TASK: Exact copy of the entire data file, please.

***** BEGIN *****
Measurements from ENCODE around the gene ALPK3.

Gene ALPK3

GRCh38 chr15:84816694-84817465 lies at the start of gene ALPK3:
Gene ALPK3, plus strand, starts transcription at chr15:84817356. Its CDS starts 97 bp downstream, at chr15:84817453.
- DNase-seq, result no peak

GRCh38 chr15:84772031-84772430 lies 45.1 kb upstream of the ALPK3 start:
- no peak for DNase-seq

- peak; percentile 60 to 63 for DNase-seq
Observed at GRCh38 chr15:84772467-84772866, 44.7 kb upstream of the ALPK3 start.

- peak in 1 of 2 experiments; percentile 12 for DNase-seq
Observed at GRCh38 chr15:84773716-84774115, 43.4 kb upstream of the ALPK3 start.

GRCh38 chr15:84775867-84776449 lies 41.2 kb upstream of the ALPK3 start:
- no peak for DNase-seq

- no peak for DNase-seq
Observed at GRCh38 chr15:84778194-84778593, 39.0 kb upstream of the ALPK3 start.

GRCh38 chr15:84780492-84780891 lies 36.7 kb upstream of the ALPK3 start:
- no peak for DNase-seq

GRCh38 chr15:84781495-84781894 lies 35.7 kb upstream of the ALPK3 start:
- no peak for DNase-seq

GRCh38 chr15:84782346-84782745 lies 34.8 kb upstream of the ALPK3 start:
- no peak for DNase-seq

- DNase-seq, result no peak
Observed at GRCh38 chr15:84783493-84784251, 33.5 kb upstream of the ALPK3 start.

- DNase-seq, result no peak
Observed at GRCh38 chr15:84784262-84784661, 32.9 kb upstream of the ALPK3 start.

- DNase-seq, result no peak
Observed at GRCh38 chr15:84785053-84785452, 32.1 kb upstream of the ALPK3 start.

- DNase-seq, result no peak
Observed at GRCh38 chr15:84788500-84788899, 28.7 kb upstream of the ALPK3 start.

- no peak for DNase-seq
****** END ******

Measurements from ENCODE around the gene ALPK3.

Gene ALPK3

GRCh38 chr15:84816694-84817465 lies at the start of gene ALPK3:
Gene ALPK3, plus strand, starts transcription at chr15:84817356. Its CDS starts 97 bp downstream, at chr15:84817453.
- DNase-seq, result no peak

GRCh38 chr15:84772031-84772430 lies 45.1 kb upstream of the ALPK3 start:
- no peak for DNase-seq

- peak; percentile 60 to 63 for DNase-seq
Observed at GRCh38 chr15:84772467-84772866, 44.7 kb upstream of the ALPK3 start.

- peak in 1 of 2 experiments; percentile 12 for DNase-seq
Observed at GRCh38 chr15:84773716-84774115, 43.4 kb upstream of the ALPK3 start.

GRCh38 chr15:84775867-84776449 lies 41.2 kb upstream of the ALPK3 start:
- no peak for DNase-seq

- no peak for DNase-seq
Observed at GRCh38 chr15:84778194-84778593, 39.0 kb upstream of the ALPK3 start.

GRCh38 chr15:84780492-84780891 lies 36.7 kb upstream of the ALPK3 start:
- no peak for DNase-seq

GRCh38 chr15:84781495-84781894 lies 35.7 kb upstream of the ALPK3 start:
- no peak for DNase-seq

GRCh38 chr15:84782346-84782745 lies 34.8 kb upstream of the ALPK3 start:
- no peak for DNase-seq

- DNase-seq, result no peak
Observed at GRCh38 chr15:84783493-84784251, 33.5 kb upstream of the ALPK3 start.

- DNase-seq, result no peak
Observed at GRCh38 chr15:84784262-84784661, 32.9 kb upstream of the ALPK3 start.

- DNase-seq, result no peak
Observed at GRCh38 chr15:84785053-84785452, 32.1 kb upstream of the ALPK3 start.

- DNase-seq, result no peak
Observed at GRCh38 chr15:84788500-84788899, 28.7 kb upstream of the ALPK3 start.

- no peak for DNase-seq